They finished the workshop with a talk on sustainability and creating a long-term business – something that is a foreign concept to the locals in Asunción, whose immediate concern is day-to-day survival.

“I had a lot of people come up afterward, thanking me for everything that we shared with them,” Osmond recalled. ”We talked [and] we prayed with the women. They seemed so encouraged by that. Seeing that light and that spark in the ladies that were there… Many of them indicated they were excited to be able to go back [to work] and start implementing things they learned from the seminar. They wanted to take advantage of these new ideas presented, that they could see tangible uses for. It was so exciting.”

There was story after story of women whose lives had changed because of the program. One, in particular, stood out.

Amalia had a lifelong dream of owning an empanada shop. The shop was initially run from a small tent outside of her home. With the help of the loan, she was able to build a permanent building structure, complete with electricity and plumbing. Customers are welcomed with an awning and the store is furnished with stools.

“She opened the store early [one day] so that we could sample her empanadas. We were glad to purchase them, they were amazing!” Osmond raved.

“[These women] started with nothing and there was no way to break the cycle of poverty without this type of an opportunity. To have a business idea and be able to do something that removes them from the need to scavenge day by day for their basic necessities – it was so inspiring.”

Written by GAiN staff who visited Diaconia, our partner in Paraguay, to attend a trust group meeting (part of the micro-enterprise program).

Close your eyes and journey with me as we travel down a dusty, red dirt road in rural South America – a road unmarked and impossible to find to the untrained eye. After half an hour of twisting, turning and bumping along, the road becomes impassible by car and the journey must be continued by foot.

Makeshift households are sparsely scattered, with laundry strung on lines; chickens, pigs, and dogs running around; and residents going about their daily lives. Around a few more corners and we reach a household where 15 ladies gather outside, weekly, in what is known as a Diaconia Trust Group.

Each lady exhibits hope and joy, as she describes her dreams of building a business for herself. The possibilities seem endless: a bakery, a cleaning business, a dressmaker, and even a pizzeria. She dreams this business will bring a better future for her children, as there is likely not a father figure in the household.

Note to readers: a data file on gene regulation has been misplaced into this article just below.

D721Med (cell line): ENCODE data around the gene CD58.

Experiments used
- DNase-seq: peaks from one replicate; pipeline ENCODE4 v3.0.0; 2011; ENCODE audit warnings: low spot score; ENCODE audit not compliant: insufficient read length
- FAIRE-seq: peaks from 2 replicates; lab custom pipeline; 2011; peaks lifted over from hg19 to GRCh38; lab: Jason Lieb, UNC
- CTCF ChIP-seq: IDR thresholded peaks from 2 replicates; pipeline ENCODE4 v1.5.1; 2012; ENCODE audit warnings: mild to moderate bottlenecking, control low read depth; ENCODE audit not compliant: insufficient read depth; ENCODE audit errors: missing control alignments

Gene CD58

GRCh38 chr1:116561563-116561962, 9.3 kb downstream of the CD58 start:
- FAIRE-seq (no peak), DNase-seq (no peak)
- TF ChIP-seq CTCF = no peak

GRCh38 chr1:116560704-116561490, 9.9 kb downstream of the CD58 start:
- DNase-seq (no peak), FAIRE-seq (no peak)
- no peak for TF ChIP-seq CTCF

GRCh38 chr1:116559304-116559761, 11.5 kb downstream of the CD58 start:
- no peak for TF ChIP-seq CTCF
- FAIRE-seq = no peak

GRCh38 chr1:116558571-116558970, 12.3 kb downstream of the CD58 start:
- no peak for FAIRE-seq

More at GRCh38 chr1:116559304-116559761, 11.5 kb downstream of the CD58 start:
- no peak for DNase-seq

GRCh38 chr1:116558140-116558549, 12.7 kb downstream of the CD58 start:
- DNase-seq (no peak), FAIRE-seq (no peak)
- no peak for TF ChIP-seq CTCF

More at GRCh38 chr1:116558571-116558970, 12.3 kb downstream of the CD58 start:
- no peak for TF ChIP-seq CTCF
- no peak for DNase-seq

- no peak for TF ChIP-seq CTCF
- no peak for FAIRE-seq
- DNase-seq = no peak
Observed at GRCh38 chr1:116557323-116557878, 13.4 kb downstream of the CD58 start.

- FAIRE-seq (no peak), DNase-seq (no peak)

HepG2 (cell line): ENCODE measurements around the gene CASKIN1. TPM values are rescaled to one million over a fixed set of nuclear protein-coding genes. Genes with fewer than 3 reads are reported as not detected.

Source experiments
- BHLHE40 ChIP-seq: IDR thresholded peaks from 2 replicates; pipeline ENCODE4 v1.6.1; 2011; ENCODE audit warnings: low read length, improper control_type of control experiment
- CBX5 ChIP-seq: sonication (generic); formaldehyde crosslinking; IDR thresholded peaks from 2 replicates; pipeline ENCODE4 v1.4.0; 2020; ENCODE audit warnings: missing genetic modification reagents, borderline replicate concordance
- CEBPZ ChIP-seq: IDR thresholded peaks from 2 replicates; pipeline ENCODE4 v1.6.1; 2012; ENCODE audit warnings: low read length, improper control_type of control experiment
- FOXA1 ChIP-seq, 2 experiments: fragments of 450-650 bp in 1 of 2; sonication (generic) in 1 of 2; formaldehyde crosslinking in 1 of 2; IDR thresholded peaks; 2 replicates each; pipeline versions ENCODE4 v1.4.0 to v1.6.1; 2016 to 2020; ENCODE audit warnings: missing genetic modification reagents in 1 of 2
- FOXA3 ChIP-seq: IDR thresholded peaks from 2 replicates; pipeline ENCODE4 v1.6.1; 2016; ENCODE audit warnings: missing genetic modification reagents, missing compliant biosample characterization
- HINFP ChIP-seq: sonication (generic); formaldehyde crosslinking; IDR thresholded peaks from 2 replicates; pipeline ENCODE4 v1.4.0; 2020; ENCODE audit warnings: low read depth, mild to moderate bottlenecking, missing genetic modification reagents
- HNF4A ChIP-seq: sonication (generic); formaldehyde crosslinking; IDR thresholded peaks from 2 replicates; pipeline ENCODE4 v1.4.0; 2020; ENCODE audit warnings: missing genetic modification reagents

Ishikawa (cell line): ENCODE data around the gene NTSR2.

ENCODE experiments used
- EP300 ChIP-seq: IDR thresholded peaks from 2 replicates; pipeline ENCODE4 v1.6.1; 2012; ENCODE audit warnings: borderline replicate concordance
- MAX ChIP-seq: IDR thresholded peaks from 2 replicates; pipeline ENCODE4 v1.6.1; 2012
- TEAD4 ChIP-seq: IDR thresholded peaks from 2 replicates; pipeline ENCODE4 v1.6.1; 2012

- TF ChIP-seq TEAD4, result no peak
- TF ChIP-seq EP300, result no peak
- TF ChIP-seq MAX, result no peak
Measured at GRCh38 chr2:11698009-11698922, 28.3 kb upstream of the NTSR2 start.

In the first meeting, earlier this year, each lady received a loan equivalent of approximately $30 USD – which will be paid back over the course of 12 weeks.

As the present meeting commences, the appointed group leader starts things off. All 15 ladies are called by name, one at a time, to walk up and make their loan payment in cash, into the cardboard box. A payment is in the range of 15,000 Guaranines ($2.70 USD). The ladies are also required to pay group designed penalties for late payments from previous weeks. The group secretary dutifully makes note of the payments by hand in the book, as the loan steward stands by.

Following this initial round of payment, any ladies who received additional loans from group savings (for special projects) are once again called to the front to make their cash payments, as the secretary takes note.

Once these debts have been paid off, the ladies request any loans from the group savings for special projects. The group then approves these requests and the loans are issued.

Upon completion of the meeting, each lady returns down the dusty road by foot, as she continues to work hard building her business, and in turn, restoring hope for the future of her family and the future of Paraguay.

Want to help empower women to change the future of Paraguay?


On their first day in Asuncion, Paraguay, during a nice stroll along the Paraguay River, the LIFE Team was exposed to the stark reality of inequality. High-rises towering over the floodplain slums revealed the intense economic disparity of the city. When heavy rain pours and the river rises, squatter homes  – made of cardboard, metal and tarp – that line the shores are subject to flooding, forcing people to leave their makeshift homes until the flood subsides.

A far way from home, the LIFE Team spent two weeks in 2017, serving communities in Paraguay, alongside our local partners. The team was made up of families from the Richmond, B.C. area, ranging in age and consisting of adults, teens and children. They got to teach workshops, visit an orphanage, prepare food and distribute goods, as well as spend quality time with children in the community.